The present picture was almost certainly based on a drawing made in the early 1760s when Ward appears to have visited Bengal and Bihar. It was probably painted in London between 1764 and 1773, when he was practising as a professional artist and exhibiting regularly. It was then that he produced the ten oil paintings of Indian monuments that he presented to the East India Company and which are still in the India Office Library. This rare topographical view looking west depicts the centre of Calcutta shortly after the siege of 1756 and the subsequent recovery of the city. It shows the area between the Court House and Fort William, overlooking the Tank, before the construction of the Writer's Building in 1777. It also includes the Holwell Monument (centre) erected in 1760. Beyond the Tank, masts of several ships on the Hooghly are visible above the Fort. The Court House, then one of the city's most palatial and important buildings, remained in use until 1780, when the Council rented larger premises - the New Court House in Esplanade Row. Another painting by Ward showing a different view of the Old Court House, was engraved and published (see T. Daniell and F.S. Ward, Twenty four Views in Hindostan, London, 1802-5, and F.W. Blagdon, Ancient and Modern India, London, 1805).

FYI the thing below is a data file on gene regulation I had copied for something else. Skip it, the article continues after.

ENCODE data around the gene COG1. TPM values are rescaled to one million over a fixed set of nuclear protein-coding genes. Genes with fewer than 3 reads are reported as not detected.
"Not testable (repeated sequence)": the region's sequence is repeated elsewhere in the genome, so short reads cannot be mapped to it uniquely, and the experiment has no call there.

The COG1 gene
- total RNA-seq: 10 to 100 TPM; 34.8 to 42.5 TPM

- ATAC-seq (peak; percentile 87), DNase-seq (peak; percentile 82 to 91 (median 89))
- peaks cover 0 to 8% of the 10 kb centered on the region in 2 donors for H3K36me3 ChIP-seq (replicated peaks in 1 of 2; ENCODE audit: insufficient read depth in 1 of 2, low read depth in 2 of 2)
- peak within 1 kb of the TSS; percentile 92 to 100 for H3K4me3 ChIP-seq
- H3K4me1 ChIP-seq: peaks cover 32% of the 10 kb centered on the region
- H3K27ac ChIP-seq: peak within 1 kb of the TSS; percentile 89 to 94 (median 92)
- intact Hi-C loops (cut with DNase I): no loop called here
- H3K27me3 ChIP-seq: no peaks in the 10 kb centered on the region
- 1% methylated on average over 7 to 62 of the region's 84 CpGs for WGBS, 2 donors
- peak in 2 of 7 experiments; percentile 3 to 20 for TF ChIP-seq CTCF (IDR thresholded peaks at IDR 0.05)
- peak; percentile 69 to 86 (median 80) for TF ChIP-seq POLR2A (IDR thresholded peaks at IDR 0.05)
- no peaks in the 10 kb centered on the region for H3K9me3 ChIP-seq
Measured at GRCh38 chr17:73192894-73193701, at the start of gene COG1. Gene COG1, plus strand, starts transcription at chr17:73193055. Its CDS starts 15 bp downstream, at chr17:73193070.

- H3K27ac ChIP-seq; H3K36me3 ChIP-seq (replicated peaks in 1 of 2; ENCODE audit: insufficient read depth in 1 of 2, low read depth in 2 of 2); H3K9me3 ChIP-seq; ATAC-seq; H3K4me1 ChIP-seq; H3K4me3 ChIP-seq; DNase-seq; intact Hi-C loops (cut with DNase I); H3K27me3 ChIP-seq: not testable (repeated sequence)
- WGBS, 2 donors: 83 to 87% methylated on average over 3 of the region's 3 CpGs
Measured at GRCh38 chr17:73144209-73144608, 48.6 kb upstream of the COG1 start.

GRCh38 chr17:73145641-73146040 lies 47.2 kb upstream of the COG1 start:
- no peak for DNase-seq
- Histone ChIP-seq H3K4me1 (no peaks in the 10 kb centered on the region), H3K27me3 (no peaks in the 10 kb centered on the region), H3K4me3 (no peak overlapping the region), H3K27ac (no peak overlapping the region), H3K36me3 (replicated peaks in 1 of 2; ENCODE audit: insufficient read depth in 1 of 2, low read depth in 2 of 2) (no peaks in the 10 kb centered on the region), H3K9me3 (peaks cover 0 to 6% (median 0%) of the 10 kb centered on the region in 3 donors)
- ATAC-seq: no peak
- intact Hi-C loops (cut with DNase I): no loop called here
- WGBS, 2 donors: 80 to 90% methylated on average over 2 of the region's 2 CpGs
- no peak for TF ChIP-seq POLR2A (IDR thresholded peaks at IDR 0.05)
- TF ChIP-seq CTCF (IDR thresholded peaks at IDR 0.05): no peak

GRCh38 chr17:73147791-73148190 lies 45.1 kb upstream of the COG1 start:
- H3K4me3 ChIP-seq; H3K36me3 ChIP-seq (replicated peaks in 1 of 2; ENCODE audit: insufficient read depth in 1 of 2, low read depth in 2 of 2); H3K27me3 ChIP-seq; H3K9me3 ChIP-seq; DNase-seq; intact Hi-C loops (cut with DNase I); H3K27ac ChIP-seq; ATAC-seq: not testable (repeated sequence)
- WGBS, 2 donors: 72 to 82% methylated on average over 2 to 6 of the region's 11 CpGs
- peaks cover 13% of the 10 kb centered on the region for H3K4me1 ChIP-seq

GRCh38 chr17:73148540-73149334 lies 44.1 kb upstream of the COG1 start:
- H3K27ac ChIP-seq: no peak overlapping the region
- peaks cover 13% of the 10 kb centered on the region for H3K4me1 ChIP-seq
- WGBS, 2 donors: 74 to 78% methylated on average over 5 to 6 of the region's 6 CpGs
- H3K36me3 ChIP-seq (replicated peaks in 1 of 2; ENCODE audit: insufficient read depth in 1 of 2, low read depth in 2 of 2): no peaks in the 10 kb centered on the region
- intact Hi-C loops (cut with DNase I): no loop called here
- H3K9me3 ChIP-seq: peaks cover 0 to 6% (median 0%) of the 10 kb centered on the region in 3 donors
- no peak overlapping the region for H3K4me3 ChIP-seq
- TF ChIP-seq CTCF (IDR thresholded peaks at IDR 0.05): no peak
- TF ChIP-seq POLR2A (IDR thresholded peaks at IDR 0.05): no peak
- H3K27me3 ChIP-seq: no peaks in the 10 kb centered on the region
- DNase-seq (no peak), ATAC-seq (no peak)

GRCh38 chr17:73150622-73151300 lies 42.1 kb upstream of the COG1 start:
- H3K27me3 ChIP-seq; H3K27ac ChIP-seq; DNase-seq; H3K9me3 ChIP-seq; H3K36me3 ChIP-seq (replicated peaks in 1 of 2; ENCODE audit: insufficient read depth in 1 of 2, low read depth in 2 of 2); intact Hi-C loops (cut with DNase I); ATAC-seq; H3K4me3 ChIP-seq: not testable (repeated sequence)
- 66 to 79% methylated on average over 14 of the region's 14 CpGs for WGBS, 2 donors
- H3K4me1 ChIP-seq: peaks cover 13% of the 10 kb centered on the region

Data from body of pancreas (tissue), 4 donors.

Francis Swain Ward had a dual career, as a professional artist and as an officer in the East India Company's Madras Infantry regiment, serving mostly in south India. He served from 1757 until 1764 when he resigned and returned to London, and again from 1773 until his death at Negapatam in 1794. Since he painted landscapes of India throughout his life, he may be regarded as the first professional landscape artist in India, his work predating that of William Hodges, who is generally regarded as such, by about twenty years. For further information about this artist, see P. Rohatgi, Preface to a lost Collection - The Pioneering Art of Francis Swain Ward; and P. Rohatgi and P. Godrej, Under the Indian Sun, Marg Publications, Bombay, 1995.
We are grateful to Pauline Rohatgi for her help in preparing this catalogue entry.